Providing a broader perspective of the Hispanic and Latino population from both a consumer and an employment perspective is a new study from Claritis, entitled “The New American Mainstream.”
In 2021 there are some 64 million Hispanic Americans, representing 19% of the total population. By 2025, they will make up 21% of the total, thanks to the fact that they are the fastest growing population segment over the last two decades, rising 59% overall. And their growth is going to accelerate even faster from 2021 to 2026 to 67%.
“Any company marketing to U.S. consumers would be ill-advised to ignore this population segment,” warns Ron Cohen, vice president, product strategy at Claritas.
“What’s most eye-opening in our report are both the population and spending growth figures,” which the company calculates at $2 trillion in 2021. “Hispanic households will contribute disproportionately to the growth in consumer spending over the next five years, especially in categories where they over-index.”
The Claritis study looks across Hispanic spending in a wide range of categories and compares it to spending by non-Hispanic. It provides a detail view of brands and categories that Hispanics favor in banking and financial services, investment services, internet and streaming services, TV and mobile phone usage, auto and homeowner insurance, health insurance and pharmacy, quick service restaurants, e-commerce and general retail.
For example, Hispanics are heavy purchasers at clothing, home accessory and pet supply stores. And they over-index in purchasing children’s clothing. Given their rapid rise in the population, the research indicates that about one-third of the growth in apparel spending over the next five years will be attributed to Hispanic households.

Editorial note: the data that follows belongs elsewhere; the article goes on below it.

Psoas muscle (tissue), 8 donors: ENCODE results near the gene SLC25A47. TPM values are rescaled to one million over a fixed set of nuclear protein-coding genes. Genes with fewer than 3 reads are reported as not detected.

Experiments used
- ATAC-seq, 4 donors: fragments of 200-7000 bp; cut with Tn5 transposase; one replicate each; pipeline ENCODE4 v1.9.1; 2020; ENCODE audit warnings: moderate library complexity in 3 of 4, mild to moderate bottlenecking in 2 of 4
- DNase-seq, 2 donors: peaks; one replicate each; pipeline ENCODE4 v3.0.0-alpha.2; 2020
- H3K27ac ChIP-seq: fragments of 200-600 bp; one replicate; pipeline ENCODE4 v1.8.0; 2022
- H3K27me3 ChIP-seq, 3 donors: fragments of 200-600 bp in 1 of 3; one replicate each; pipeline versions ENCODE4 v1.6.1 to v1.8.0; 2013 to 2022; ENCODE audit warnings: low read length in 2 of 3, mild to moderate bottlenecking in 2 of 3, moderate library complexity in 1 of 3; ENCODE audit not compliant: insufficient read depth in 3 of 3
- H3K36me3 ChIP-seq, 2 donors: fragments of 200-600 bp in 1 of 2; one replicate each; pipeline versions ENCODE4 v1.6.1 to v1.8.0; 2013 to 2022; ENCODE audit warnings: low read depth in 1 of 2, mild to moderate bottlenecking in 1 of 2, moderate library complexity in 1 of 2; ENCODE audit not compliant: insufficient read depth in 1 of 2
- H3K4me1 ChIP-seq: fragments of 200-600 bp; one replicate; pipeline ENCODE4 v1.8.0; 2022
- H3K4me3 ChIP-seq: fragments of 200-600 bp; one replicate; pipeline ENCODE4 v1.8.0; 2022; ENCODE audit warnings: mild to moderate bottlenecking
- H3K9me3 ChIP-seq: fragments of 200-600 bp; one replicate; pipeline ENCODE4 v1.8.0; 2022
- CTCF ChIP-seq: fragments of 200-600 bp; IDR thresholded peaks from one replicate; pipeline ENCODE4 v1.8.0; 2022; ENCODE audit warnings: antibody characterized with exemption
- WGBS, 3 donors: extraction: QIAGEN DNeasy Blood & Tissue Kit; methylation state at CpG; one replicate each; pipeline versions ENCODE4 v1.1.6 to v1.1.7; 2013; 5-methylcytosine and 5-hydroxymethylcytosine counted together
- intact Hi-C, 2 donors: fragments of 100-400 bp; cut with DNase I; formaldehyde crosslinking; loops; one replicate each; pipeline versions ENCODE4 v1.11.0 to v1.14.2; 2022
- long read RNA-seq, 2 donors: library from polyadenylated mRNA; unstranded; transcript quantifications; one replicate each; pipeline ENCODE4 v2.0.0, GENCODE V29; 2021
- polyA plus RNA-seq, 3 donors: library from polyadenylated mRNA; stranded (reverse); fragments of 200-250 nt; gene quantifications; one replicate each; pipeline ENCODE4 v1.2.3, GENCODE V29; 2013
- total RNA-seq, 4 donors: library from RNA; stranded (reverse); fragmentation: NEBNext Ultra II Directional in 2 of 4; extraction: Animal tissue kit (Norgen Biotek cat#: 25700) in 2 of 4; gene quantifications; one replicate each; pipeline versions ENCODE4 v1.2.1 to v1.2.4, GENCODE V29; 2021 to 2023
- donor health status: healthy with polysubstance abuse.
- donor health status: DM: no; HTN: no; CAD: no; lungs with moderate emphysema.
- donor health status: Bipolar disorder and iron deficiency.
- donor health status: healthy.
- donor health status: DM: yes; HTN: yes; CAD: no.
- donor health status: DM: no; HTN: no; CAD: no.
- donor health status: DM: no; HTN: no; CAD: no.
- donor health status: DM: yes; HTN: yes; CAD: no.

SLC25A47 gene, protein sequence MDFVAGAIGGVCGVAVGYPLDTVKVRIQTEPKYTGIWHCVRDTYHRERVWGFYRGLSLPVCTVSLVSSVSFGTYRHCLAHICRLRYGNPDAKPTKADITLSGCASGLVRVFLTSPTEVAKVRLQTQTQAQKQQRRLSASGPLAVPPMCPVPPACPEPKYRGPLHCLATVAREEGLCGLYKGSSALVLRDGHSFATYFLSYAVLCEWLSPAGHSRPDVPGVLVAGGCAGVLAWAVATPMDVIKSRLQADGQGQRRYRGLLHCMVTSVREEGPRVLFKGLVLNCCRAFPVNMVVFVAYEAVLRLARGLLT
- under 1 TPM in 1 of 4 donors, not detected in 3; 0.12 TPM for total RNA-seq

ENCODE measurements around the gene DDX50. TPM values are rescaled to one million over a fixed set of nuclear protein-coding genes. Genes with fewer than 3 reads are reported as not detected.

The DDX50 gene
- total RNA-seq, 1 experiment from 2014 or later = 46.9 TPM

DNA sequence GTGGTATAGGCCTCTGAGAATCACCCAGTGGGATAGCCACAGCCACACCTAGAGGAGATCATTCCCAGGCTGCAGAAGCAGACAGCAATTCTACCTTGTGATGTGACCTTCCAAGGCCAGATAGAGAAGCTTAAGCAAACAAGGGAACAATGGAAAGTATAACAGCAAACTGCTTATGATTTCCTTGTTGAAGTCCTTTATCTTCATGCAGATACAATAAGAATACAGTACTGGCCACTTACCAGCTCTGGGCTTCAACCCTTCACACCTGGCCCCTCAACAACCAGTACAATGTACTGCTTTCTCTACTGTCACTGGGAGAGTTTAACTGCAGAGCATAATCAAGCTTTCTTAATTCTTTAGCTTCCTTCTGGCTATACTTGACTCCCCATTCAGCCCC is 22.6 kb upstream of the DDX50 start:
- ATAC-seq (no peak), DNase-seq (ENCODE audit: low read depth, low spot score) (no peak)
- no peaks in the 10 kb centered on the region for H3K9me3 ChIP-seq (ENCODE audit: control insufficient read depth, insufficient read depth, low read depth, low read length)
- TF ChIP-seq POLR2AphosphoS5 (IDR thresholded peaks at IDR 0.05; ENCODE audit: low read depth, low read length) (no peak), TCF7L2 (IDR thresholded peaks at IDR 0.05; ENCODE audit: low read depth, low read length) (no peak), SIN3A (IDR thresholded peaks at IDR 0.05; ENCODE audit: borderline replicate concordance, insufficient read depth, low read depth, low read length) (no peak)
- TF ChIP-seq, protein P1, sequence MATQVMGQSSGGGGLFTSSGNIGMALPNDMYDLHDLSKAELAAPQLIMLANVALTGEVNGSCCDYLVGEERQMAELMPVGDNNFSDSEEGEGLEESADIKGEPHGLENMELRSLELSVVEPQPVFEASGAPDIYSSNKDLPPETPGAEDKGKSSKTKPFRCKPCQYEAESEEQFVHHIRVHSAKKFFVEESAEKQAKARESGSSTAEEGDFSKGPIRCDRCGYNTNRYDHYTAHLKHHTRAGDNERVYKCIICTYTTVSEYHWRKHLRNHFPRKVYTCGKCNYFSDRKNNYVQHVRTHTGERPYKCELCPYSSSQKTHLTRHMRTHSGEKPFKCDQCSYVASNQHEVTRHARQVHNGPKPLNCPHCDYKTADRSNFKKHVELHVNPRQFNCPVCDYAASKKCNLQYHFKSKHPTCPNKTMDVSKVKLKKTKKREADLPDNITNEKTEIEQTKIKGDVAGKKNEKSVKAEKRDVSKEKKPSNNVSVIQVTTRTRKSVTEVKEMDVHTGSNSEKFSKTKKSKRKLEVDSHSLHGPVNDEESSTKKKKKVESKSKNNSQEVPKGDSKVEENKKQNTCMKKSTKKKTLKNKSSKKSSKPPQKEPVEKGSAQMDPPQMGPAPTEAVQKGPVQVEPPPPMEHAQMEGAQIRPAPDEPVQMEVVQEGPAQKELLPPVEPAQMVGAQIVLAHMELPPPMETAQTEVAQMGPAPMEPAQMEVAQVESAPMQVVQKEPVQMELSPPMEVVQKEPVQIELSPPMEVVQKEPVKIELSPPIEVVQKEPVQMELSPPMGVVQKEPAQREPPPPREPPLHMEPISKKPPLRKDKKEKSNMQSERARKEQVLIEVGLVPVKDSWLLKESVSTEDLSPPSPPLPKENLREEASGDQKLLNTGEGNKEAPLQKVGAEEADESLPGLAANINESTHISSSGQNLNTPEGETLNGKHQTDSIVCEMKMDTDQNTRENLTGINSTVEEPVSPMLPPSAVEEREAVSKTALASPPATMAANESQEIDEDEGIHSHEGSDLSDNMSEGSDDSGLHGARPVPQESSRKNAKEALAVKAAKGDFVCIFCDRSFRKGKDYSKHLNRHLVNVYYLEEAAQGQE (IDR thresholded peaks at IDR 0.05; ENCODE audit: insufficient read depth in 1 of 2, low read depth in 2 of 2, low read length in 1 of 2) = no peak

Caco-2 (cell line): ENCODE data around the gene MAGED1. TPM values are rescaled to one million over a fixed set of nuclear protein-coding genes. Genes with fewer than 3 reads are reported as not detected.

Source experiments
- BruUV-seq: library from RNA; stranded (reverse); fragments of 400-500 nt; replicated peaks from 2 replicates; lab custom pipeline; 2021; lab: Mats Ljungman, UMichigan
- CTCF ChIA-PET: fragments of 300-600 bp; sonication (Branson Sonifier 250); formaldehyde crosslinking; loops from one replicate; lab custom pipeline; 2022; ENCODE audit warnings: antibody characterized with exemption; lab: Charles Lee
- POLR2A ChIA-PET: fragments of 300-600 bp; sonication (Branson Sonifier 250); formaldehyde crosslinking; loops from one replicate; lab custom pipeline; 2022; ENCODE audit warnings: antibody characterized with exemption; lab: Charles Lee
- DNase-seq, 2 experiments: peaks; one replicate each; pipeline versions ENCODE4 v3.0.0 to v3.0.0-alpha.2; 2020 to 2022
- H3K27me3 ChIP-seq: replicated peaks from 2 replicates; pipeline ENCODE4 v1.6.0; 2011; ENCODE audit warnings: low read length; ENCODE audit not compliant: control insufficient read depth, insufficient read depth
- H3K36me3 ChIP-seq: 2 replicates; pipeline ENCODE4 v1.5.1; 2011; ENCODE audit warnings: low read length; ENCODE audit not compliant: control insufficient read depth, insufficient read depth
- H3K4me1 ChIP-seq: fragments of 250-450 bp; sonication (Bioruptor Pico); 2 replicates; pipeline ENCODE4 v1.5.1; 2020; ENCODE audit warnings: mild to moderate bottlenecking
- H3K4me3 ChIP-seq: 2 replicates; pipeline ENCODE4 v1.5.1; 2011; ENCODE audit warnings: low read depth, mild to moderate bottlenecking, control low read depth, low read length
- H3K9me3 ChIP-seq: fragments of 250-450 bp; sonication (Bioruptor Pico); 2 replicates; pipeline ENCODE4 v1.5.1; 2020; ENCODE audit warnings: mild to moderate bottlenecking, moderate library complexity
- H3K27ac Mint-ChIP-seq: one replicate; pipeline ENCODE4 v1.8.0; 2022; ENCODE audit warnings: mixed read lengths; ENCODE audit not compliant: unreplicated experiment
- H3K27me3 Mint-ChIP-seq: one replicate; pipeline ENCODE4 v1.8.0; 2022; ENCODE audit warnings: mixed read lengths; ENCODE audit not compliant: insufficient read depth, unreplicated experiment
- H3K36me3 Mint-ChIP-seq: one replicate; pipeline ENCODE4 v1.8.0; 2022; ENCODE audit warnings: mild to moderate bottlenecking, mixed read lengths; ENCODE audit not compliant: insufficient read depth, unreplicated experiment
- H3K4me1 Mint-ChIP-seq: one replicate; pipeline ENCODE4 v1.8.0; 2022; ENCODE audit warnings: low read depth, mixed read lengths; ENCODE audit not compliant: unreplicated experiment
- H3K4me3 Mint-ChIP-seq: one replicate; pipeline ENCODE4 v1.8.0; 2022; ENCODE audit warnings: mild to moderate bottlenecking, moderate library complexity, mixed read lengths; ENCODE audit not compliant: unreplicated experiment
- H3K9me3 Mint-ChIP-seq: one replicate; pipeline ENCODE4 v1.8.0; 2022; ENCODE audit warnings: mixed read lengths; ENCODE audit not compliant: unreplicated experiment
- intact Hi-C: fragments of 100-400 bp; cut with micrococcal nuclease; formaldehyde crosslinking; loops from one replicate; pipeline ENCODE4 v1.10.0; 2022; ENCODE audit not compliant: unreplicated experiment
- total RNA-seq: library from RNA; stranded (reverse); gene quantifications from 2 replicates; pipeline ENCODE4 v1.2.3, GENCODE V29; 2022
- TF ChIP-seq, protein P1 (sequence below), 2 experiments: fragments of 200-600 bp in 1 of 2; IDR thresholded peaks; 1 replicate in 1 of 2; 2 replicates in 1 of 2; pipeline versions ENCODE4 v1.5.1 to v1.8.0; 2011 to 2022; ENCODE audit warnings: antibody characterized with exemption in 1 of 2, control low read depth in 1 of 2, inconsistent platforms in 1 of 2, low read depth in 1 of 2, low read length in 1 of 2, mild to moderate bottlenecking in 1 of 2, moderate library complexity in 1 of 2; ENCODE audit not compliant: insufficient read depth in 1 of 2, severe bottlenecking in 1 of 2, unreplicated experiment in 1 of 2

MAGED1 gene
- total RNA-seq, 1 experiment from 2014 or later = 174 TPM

A key attribute that makes the Hispanic and Latino market especially important for all retailers is its relative youth. Today nearly 24% of all Millennials (born 1980-1994) are Hispanic and nearly 30% are GenZ (born 1996-2015). Over the next five years, nearly 30% of the total U.S. population under the age of 30 will be Hispanic.
These are young people just starting out and their appetite for goods and services will grow as their incomes grow. While today Hispanic household income lags that of the general population – $55.3k (median) and $75.2k (average) compared to overall $67.5k (median) and $97k (average) according to the Census’ Current Population Survey – their incomes have been rapidly catching up, Cohen reports.
“And over the next five to ten years, their incomes will accelerate more,” he asserts.
Realizing the American dream
Given their overall lower-income status, a high-end luxury retailer like Neiman Marcus is not the typical shopping destination we’d think of. But that is bound to change rapidly in the future.
“We did a study linking education with income within the Hispanic community and non-Hispanic community. And the fact is, if you equalize for education, incomes are equal too,” Cohen relates.
Cohen explains like every other group that’s followed the American Dream to this country, they are rapidly acculturating. And perhaps they are moving into the mainstream faster than other groups that came before, since most of the population’s growth is not coming from immigration, but from organic growth, that is, Hispanic-American citizens growing their families.
To estimate the level of acculturation, Claritis has developed a Hispanicity CultureCode, that measures the degree people of Hispanic origin retain elements of their Hispanic culture, like language, while acquiring elements of the American culture.
About half of the total Hispanic population are classified as “more acculturated,” with another 26% young bi-lingual children or adults who are moving into the mainstream each passing year.
“The more acculturated Hispanics are more likely than the less acculturated ones to enter white collar professions. They are more likely to enter high-paying positions in business, law, medicine,” Cohen says.
The barriers of entry are breaking down fast. “Yes, many people of Hispanic and Latino origins have faced obstacles,” NMG’s Ferreira concludes. “But there are many paths to success and many ways to overcome those obstacles, like Gabriela Hearst said, it all comes down to persistence.”